“It’s fine. I’ve crossed worse.” That was somewhat true. He’d swum wider rivers, rivers teeming with crocodiles, rivers so frigid he thought he’d die of hypothermia before he made it halfway across, but never one so powerful as this. Nevertheless, he wanted to try. He dug into one of the packs and pulled out a length of rope sufficient for the task at hand. He lashed one end to the trunk of a nearby tree, and wrapped the other end around his waist, securing it in a bowline so it would not cinch up on him should the line go taught.

“I’ll swim across and secure the line on the other side. Once I’ve done that, tie another rope to that tree and use it as a safety line as each of you crosses,” he instructed. That way, if someone loses his grip…”

“Or hers,” Trinity added.

“…or hers, you can pull him… or her… back to shore.”

“Except for whoever goes last,” Trinity pointed out.

“That’ll be me,” Moses said. “I’m strong and a good swimmer. I can do it.”

Alex looked as if he were about to argue, but he hesitated, then nodded his agreement.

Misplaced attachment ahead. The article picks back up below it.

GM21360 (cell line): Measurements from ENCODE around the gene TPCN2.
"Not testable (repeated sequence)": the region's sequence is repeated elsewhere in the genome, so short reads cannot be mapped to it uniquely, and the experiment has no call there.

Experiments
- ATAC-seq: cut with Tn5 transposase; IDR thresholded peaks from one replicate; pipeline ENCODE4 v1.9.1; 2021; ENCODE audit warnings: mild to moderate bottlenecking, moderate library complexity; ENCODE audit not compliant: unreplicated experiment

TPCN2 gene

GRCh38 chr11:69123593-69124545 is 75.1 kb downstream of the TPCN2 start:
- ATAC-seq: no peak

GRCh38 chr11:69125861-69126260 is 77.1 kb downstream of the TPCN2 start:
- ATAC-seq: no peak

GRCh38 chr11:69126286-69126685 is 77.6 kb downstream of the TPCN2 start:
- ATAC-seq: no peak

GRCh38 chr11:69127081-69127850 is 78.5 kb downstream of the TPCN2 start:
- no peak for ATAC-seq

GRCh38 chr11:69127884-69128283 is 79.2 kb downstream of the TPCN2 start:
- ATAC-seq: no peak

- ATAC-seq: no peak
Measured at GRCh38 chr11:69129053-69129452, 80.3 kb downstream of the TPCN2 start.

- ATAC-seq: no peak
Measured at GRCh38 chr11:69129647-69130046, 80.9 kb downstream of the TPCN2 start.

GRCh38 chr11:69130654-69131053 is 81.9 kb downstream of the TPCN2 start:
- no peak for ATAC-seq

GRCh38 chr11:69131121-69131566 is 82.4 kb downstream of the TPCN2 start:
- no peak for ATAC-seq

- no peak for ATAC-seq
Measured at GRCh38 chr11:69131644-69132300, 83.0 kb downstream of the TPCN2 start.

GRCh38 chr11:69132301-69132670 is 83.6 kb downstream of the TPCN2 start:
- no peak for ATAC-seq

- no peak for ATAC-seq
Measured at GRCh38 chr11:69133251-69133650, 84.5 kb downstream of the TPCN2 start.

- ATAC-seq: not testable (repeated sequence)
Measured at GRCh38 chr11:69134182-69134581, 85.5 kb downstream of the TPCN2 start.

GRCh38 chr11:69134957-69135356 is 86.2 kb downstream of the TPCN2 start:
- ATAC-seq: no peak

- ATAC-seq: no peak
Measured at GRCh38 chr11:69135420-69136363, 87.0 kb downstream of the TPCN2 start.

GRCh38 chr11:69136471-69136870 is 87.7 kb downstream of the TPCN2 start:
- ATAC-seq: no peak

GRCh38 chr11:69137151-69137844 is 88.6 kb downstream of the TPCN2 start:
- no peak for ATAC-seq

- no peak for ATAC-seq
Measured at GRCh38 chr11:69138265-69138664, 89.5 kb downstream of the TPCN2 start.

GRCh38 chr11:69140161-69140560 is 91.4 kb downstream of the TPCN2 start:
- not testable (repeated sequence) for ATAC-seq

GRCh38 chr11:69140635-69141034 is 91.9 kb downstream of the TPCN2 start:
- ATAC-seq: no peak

“All right,” Stone said. “I’ll see you on the other side.”

“Wait.” Trinity took his face in her hands, raised up on her tiptoes, and kissed him soundly. “That never gets old,” she said.

Stone managed a grin. He slipped out of his boots, secured them to his belt, and dove in.

The frigid water sent a shock through his system the moment he broke the surface. The vicious current tore at him, pulling him downstream at a breakneck pace. He let the water carry him— as long as he kept moving forward, he could live with being taken downstream a short way. His powerful legs drove him forward and his thickly muscled shoulders fueled the deep, rapid strokes that drove him through the churning froth. He banged against jagged boulders, but kept going. The sodden rope and his wet clothing slowed him down, but not enough to prevent him from finally making his way, exhausted, to the other side. He scrambled up the bank and secured the rope to a tree.

Stone watched, nerves on edge, as Moses helped Trinity across. His muscles felt like rubber, but he remained tense, ready to dive in should one of his companions fall, but they all made it, though Alex nearly lost his grip twice during the climb. Stone hauled his bedraggled friend onto dry land, where he collapsed in a heap beside Trinity and Moses, both of whom.sat catching their breath. He knelt in front of Trinity and laid a hand on her arm.